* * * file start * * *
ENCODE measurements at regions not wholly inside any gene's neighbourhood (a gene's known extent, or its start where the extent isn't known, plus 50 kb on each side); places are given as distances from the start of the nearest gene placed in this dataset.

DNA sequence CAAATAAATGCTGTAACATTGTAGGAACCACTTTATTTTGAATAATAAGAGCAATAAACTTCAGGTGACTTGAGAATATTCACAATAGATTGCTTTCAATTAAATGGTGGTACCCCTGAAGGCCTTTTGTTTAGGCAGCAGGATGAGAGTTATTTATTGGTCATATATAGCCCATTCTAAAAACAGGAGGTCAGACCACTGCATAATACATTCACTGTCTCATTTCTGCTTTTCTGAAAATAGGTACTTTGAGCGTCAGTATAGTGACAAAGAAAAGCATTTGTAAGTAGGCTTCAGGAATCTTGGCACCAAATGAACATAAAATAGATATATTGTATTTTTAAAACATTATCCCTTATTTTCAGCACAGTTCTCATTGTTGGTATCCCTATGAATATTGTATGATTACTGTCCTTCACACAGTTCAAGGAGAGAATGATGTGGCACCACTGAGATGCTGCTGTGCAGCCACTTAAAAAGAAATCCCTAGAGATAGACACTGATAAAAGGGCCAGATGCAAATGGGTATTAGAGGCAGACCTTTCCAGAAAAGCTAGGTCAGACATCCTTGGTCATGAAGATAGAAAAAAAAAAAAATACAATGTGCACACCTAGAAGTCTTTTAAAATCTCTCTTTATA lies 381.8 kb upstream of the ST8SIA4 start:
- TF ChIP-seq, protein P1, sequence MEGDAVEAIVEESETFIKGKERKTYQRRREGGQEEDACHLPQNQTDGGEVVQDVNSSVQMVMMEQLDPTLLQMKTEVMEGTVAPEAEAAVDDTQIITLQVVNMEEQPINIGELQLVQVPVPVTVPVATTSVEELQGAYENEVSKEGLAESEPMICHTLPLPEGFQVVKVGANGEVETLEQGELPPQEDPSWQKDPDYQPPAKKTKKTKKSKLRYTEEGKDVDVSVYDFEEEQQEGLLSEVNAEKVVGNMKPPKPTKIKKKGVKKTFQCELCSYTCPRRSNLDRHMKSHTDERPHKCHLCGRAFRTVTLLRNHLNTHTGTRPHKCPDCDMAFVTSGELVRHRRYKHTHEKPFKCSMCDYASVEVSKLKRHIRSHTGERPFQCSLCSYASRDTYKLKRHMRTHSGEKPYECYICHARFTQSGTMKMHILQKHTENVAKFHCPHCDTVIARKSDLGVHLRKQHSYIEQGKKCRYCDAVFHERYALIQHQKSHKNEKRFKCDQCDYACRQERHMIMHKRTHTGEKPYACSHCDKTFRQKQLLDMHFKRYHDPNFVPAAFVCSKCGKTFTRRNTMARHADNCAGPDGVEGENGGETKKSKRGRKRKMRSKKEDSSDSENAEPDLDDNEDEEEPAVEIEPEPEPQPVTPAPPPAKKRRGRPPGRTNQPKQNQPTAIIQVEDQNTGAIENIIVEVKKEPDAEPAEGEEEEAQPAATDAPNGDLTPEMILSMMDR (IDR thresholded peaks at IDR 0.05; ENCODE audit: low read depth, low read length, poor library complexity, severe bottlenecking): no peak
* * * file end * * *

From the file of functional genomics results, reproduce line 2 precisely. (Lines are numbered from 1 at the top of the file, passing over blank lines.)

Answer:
DNA sequence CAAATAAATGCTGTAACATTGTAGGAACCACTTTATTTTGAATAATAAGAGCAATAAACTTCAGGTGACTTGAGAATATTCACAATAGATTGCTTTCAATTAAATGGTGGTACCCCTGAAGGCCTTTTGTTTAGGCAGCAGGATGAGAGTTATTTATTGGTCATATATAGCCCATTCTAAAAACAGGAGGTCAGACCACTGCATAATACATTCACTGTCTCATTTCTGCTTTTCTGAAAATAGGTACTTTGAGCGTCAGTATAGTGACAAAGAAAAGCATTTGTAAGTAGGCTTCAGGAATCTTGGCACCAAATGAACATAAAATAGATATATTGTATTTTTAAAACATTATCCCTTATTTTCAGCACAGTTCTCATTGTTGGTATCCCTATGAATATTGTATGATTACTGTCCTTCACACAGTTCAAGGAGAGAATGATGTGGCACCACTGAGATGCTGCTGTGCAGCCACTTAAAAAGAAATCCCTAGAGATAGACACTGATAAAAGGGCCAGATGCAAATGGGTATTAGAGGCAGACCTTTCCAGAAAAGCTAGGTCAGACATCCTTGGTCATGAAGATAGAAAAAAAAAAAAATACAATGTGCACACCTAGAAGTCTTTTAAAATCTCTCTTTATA lies 381.8 kb upstream of the ST8SIA4 start: